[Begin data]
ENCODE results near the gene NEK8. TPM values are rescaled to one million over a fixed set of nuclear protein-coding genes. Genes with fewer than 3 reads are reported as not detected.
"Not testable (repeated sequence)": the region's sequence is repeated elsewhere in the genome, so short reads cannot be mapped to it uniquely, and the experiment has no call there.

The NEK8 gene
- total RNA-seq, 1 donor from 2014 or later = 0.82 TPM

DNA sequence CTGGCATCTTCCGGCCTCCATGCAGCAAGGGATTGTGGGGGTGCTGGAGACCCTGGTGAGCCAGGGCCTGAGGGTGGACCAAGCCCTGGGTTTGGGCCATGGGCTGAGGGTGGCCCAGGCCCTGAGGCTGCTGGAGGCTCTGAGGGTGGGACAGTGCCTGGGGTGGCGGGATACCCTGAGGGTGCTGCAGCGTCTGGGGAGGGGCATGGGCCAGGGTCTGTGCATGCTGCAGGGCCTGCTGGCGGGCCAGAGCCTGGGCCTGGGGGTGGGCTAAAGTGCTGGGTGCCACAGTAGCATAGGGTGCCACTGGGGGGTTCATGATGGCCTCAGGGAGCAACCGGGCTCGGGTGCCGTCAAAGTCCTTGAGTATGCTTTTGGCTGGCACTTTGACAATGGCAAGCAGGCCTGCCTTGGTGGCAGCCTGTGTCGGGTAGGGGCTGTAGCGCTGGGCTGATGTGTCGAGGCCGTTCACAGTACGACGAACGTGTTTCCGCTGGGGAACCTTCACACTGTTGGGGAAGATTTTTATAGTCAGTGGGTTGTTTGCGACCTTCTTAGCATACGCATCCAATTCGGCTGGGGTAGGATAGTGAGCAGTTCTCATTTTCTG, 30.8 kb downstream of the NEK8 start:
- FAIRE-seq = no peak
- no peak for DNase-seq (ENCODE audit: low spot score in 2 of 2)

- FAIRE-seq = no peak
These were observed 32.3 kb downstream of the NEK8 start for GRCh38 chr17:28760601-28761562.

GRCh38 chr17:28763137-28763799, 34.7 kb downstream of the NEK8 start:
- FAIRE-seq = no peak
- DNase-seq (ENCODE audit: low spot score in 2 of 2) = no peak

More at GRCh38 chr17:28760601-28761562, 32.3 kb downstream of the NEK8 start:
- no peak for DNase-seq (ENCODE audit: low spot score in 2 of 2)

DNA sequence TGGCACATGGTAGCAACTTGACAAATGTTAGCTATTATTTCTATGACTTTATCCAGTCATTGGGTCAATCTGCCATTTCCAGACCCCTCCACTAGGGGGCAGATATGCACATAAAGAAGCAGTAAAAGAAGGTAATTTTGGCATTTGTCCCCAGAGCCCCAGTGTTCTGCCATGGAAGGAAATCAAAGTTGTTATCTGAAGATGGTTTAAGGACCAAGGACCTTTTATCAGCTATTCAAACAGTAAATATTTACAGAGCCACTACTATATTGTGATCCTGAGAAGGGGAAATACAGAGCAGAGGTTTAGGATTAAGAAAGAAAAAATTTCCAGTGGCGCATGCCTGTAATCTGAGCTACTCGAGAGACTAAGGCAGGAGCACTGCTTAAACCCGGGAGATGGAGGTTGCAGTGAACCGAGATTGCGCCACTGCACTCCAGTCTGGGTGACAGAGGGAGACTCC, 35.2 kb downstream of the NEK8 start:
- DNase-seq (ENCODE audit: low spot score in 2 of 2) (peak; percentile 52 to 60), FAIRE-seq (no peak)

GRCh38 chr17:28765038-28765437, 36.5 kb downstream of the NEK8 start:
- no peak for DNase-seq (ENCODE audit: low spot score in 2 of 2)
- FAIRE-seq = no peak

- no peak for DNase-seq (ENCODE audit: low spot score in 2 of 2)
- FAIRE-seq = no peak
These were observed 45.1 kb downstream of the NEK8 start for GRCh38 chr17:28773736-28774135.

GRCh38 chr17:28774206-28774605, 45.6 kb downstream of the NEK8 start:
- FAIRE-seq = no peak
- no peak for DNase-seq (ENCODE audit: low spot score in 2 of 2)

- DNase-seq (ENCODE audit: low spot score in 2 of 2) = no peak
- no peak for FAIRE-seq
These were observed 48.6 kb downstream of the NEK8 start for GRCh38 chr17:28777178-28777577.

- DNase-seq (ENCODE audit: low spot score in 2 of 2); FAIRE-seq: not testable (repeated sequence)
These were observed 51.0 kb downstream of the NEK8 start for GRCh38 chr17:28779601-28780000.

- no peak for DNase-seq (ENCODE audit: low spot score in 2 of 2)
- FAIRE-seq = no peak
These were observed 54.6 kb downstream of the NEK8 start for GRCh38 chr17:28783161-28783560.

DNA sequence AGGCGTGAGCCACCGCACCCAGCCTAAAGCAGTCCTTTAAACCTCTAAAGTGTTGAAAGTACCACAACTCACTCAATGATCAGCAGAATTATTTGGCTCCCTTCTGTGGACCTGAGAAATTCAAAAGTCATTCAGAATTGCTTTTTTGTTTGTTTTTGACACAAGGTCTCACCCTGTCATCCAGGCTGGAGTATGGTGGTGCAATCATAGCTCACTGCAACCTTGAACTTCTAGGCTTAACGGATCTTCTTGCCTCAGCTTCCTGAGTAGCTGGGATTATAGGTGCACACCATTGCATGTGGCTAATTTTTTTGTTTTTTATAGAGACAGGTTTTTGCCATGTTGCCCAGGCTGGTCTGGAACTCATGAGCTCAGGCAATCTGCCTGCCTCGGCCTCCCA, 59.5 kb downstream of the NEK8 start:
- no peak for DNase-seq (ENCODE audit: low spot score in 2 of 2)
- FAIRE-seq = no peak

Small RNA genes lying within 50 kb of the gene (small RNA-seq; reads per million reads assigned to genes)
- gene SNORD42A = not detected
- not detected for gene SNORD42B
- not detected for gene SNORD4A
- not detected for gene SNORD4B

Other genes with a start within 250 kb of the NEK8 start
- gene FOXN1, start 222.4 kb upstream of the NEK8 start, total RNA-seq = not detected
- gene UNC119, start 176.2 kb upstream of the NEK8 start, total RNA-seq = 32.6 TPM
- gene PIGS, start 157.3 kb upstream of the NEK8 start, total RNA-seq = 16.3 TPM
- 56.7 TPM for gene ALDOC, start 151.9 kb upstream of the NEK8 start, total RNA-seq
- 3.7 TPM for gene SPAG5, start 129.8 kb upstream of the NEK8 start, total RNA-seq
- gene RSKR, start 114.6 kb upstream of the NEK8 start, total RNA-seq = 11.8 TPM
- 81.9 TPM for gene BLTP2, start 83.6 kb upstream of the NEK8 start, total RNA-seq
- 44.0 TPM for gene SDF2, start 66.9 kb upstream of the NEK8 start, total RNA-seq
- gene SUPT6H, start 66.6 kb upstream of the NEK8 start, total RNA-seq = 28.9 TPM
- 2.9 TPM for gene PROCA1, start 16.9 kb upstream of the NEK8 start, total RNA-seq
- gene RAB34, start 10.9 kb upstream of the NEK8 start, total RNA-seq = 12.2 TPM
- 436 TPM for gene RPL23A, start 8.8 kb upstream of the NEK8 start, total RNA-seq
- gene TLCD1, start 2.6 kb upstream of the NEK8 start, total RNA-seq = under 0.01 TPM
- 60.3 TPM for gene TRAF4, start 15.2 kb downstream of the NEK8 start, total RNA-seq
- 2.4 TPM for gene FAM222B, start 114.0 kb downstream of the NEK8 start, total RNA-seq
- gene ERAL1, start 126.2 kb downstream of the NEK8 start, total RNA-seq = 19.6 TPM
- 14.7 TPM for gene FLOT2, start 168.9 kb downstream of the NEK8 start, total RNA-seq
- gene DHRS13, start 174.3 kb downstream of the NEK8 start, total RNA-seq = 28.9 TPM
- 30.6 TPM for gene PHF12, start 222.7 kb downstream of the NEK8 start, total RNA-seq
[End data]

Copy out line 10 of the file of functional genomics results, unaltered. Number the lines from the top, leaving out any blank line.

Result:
GRCh38 chr17:28763137-28763799, 34.7 kb downstream of the NEK8 start: